Growing up in Mississauga, all Jael Ealey Richardson knew about her father’s pro football career was that it was hard to dust and clean around his trophies. Although she’d been curious about his early life in Ohio, it wasn’t until she needed a topic for her university thesis that she delved into how Chuck Ealey came to lead the Hamilton Tiger-Cats to the 1972 Grey Cup championship as quarterback, and win the most valuable player trophy. The chance to accompany him back home to his 40th high school reunion set her on a path that she says she was finally ready for — one that helped her understand how her family’s African-American history had shaped her life.
Ealey’s young life was fraught with difficulty. Born in 1950, he grew up in a low-income family in Portsmouth, a city divided by segregation. His mother had only a grade-school education, his father left when Chuck was five and his young brother died of cancer. Through it all, his mother’s message stuck with him: education will set you free.
His route to that education was through football. At 13, he would go to the nearby train tracks to give his throwing arm some practice. “I learned to be a quarterback by throwing stones at the Norfolk and Western trains that came through our towns,” he tells Nam Kiwanuka on The Agenda in the Summer. “I used the movement of the train and the letters on the train as a way to anticipate where the receiver would be.”
Hearing these stories made Richardson thirsty for more and deeper information about her father and his family. “When we hear of people coming from these circumstances, we have the assumption that it’s hopeless, that it’s not going to get any better.” Richardson says. “But Dad for me was a testament that it can get better, that if you have your focus on the right things, it can change the trajectory of your life.”
Writing about her father helped her understand and feel more comfortable with her black heritage. “I haven’t always felt welcome in Canada,” Richardson says, despite being born and raised here. “There are things that are difficult when you’re a minority that Canada sometimes doesn’t want to acknowledge.”
Richardson adapted The Stone Thrower, published as a memoir in 2012, into a children’s book. “A friend of mine is a teacher librarian in Peel,” Richardson says. “She said we really need more stories like this that feature black characters and Canadian black history. So that was one of the main reasons I wrote it, because there was sort of a gap in the children’s book industry for stories that tell African Canadian stories.”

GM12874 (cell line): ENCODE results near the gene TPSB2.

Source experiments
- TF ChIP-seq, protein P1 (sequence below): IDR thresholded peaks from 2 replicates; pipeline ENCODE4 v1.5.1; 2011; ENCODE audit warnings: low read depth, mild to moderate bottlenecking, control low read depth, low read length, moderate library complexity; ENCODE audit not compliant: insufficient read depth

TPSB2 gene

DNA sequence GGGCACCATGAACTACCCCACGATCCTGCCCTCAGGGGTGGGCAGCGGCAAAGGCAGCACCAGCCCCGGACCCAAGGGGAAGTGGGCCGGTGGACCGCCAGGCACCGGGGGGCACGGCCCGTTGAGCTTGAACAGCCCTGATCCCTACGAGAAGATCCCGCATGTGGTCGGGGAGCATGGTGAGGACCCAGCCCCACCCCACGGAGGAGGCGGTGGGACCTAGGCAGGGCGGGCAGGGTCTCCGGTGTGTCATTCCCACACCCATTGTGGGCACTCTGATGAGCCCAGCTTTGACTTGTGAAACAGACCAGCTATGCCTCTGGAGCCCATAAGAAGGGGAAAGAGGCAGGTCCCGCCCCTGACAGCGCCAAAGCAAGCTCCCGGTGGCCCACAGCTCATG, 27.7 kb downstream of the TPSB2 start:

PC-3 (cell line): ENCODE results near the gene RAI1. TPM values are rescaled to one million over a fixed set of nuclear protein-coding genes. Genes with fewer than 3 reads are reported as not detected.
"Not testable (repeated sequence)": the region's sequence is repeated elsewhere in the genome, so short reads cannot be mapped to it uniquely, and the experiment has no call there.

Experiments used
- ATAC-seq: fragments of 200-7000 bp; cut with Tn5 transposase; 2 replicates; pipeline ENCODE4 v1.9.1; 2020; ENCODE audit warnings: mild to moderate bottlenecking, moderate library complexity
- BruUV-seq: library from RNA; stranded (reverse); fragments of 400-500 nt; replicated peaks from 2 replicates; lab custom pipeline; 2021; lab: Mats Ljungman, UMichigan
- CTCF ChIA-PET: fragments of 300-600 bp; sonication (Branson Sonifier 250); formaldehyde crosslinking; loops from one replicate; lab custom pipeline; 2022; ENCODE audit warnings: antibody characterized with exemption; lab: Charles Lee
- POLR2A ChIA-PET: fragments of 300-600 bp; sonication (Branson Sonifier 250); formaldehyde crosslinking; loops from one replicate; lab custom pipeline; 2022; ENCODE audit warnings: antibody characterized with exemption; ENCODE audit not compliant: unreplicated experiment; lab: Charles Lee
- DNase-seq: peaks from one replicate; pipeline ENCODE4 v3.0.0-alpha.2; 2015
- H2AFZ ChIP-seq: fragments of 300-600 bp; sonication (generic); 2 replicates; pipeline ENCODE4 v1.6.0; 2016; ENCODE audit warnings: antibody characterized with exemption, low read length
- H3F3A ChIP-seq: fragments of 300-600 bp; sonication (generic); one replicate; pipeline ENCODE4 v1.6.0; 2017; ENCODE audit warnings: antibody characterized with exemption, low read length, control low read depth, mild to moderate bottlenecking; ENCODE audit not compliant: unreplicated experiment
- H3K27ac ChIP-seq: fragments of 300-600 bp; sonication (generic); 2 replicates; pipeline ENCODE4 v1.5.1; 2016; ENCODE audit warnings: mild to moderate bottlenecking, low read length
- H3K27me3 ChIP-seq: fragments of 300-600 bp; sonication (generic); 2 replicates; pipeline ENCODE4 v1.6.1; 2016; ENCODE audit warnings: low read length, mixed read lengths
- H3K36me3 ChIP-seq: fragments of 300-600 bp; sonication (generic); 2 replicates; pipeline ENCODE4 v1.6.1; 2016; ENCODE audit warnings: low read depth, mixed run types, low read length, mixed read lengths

The following are excerpts from The Stone Thrower with text by Richardson and illustrations by Matt James.
She wanted things to be different for Chuck.
“Those coal trains that come through, they don’t stop here,” she said. “They don’t stop until they get where they’re going. I want you to be just like that. Do you remember where you’re going, son?”
Chuck smiled at her with a big, broad grin.
“I’m going to get out of the North End and get my education.
She smiled and squeezed him tightly.
“That’s right,” she said.
The train charged towards him, and Chuck fixed his eyes on the “N” on one of the coal cars. As the train passed, as the wind whooshed against him, Chuck pulled his arm back and threw the stone as hard as he could.
He picked another stone and tried again.
At a game against a rival school, Chuck played a team that was lean and mean. The players called him names, and they ran at him with anger in their eyes and in their hearts.
“Crush him,” they cried. “Get him,” they yelled.
With a few seconds left on the scoreboard, Chuck’s team was down by five. The team huddled together, heads bent down, arms around each other. They didn’t want to lose, but there was only time for one more play.
These excerpts are taken from The Stone Thrower, text copyright © 2016 by Jael Richardson, illustrations copyright © 2016 by Matt James. Reproduced with permission from Groundwood Books, Toronto. www.groundwoodbooks.com
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